Passion isn’t something one gets––it’s something one merely allows.

Suzanne Falter-Barns

When I start talking about discovering your passion in my seminars, I notice that some people begin to look uncomfortable. I can almost hear their thoughts: “Passion? Do I have a passion? I took piano lessons when I was a kid, but that didn’t turn into much.”

Sometimes people come right out and say, “I have no idea what my passion is.” Obviously, they’re doomed.

What’s going on here may be a matter of semantics, of having a definition of passion that is limited to things that we think of as creative pursuits or relaxing pastimes. When it comes to dreambuilding, however, passion encompasses an enormous range of possibilities.

Passion is Bigger Than We Think

While it’s true than many  businesses get started because a person is wild about antiquarian books or fixing luxury cars or designing houses, just as many come from having a passion for the activity of running a business.

They’re the ones who love taking a new idea and bringing it to life. The product or service is secondary. It’s business itself that excites them. Richard Branson, whose Virgin enterprises began with selling records and now includes an airline, banks and numerous other divisions, is such a person.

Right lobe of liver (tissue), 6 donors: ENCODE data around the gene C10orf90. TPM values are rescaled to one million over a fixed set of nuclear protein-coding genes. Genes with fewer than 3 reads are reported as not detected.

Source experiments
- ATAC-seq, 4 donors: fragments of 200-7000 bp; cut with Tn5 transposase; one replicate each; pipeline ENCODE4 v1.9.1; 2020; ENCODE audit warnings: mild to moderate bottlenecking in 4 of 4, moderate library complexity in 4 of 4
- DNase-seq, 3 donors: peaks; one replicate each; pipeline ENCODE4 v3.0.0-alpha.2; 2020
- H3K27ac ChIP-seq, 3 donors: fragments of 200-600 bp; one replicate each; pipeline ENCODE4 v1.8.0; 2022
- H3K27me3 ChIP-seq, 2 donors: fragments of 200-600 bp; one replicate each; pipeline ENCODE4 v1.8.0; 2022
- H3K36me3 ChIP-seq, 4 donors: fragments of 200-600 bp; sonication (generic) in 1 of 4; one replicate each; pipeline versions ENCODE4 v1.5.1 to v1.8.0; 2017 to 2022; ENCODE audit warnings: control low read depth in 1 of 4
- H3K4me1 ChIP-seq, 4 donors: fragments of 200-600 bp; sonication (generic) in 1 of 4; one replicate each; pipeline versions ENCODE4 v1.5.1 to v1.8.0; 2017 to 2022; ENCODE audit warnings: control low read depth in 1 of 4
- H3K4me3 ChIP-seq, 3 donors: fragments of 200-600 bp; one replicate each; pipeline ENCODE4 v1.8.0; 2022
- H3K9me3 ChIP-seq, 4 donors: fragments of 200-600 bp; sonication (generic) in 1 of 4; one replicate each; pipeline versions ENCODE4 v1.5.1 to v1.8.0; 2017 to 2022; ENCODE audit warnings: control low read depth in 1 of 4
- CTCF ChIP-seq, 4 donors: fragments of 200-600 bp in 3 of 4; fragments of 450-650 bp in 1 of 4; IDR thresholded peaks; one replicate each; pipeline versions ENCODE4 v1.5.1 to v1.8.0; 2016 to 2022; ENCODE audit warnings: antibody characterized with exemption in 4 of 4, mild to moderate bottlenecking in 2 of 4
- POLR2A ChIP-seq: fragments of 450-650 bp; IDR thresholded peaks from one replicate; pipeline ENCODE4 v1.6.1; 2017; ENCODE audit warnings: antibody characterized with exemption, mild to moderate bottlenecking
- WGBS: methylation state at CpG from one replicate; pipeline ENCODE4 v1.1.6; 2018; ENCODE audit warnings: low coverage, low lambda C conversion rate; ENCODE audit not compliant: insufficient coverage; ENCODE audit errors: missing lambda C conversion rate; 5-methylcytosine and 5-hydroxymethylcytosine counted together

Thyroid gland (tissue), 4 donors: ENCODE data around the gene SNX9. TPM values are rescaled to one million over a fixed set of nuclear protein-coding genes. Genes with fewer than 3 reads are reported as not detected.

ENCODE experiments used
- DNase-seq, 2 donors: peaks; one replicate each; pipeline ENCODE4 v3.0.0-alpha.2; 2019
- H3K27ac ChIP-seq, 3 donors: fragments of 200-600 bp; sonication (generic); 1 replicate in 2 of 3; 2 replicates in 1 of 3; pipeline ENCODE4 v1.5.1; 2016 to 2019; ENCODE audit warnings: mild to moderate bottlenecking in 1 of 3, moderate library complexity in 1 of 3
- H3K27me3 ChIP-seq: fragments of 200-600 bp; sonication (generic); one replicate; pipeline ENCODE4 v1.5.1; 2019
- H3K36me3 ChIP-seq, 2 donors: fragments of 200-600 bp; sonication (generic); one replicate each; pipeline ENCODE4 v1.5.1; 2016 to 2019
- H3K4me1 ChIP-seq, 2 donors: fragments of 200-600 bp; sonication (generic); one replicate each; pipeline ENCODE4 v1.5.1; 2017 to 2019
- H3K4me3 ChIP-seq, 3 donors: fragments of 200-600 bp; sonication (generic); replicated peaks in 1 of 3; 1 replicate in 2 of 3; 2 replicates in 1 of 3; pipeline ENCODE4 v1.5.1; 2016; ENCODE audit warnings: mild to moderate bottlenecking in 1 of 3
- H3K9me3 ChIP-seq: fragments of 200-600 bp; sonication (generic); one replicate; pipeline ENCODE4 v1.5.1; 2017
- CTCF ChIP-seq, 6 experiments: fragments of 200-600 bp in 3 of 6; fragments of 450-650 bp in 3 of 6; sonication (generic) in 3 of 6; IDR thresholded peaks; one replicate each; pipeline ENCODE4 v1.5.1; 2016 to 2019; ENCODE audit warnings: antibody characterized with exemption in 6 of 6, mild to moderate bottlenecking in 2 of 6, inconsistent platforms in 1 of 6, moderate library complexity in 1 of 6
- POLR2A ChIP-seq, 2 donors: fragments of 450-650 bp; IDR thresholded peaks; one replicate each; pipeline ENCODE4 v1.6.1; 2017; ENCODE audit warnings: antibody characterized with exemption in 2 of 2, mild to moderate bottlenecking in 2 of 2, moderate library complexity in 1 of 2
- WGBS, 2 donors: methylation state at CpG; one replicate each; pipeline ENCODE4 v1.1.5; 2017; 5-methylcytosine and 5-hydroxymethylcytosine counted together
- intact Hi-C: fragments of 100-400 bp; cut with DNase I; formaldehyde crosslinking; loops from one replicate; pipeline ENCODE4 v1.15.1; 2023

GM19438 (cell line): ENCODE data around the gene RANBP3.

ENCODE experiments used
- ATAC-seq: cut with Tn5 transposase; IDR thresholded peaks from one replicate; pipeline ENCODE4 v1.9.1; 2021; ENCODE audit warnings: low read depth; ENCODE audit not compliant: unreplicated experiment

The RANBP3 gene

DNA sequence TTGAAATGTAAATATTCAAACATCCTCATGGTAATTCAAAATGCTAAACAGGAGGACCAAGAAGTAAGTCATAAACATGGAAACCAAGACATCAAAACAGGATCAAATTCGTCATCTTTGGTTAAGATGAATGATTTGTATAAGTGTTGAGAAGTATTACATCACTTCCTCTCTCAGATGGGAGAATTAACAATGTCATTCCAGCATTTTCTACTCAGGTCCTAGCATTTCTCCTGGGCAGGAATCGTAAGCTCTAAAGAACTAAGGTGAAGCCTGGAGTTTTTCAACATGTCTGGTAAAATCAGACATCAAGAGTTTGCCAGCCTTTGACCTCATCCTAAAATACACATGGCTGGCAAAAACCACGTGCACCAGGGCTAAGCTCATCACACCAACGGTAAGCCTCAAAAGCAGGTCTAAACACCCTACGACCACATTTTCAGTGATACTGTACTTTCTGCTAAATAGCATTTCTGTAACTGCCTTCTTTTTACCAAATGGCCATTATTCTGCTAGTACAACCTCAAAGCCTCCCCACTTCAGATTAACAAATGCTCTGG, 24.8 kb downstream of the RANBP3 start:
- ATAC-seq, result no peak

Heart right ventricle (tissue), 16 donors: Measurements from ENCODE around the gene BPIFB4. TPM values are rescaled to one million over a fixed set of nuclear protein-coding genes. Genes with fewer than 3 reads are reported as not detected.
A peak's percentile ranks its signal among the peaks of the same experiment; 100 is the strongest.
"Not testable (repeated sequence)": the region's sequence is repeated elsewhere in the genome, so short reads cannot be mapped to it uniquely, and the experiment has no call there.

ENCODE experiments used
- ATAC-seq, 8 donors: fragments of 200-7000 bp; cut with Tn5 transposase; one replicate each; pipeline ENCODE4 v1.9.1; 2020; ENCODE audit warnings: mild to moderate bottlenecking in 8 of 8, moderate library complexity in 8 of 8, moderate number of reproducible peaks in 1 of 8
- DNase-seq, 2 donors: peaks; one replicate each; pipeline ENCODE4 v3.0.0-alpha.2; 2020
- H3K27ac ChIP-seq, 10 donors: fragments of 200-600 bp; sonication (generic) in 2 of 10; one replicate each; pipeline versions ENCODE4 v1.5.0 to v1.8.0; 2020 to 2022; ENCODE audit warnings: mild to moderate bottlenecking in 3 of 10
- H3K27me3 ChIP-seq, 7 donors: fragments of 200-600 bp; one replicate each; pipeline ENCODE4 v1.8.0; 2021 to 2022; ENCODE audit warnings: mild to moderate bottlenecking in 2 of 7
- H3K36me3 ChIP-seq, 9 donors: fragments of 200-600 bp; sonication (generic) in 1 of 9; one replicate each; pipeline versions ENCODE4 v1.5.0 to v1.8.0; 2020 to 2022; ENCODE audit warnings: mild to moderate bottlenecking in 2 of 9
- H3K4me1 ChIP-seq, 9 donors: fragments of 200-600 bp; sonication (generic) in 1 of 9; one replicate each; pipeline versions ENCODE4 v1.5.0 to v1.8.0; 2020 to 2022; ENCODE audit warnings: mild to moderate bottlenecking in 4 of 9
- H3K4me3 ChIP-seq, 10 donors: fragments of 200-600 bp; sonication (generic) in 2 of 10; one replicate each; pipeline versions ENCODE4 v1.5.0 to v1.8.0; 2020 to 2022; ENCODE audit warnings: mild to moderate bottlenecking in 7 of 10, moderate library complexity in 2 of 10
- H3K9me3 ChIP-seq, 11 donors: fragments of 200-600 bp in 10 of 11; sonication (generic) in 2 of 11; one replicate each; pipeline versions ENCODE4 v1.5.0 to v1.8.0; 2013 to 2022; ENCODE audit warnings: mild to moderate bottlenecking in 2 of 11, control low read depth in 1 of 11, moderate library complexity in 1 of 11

Whether or not you can identify a specific product or service that you consider your passion, I’d like to suggest that there may be dozens of other passions that you possess that are going to be crucial to your entrepreneurial success. Here are a five to consider:

Independence–the desire to be in charge, to take responsibility, to make decisions is a huge catalyst for many an entrepreneur. Being in control of your time, writing your own rule book, and doing things in your own way  isn’t an act of selfishness. It’s the healthy desire for self-reliance.

Individuality–wanting to explore fully what makes us unique. This is increasingly difficult to do in a world that seems bent on conformity. “Nobody can be exactly like me,” said Tallulah Bankhead. “Sometimes even I have trouble doing it.”

Reveling in our uniqueness and making it an integral part of our business can be an on-going exercise in creativity.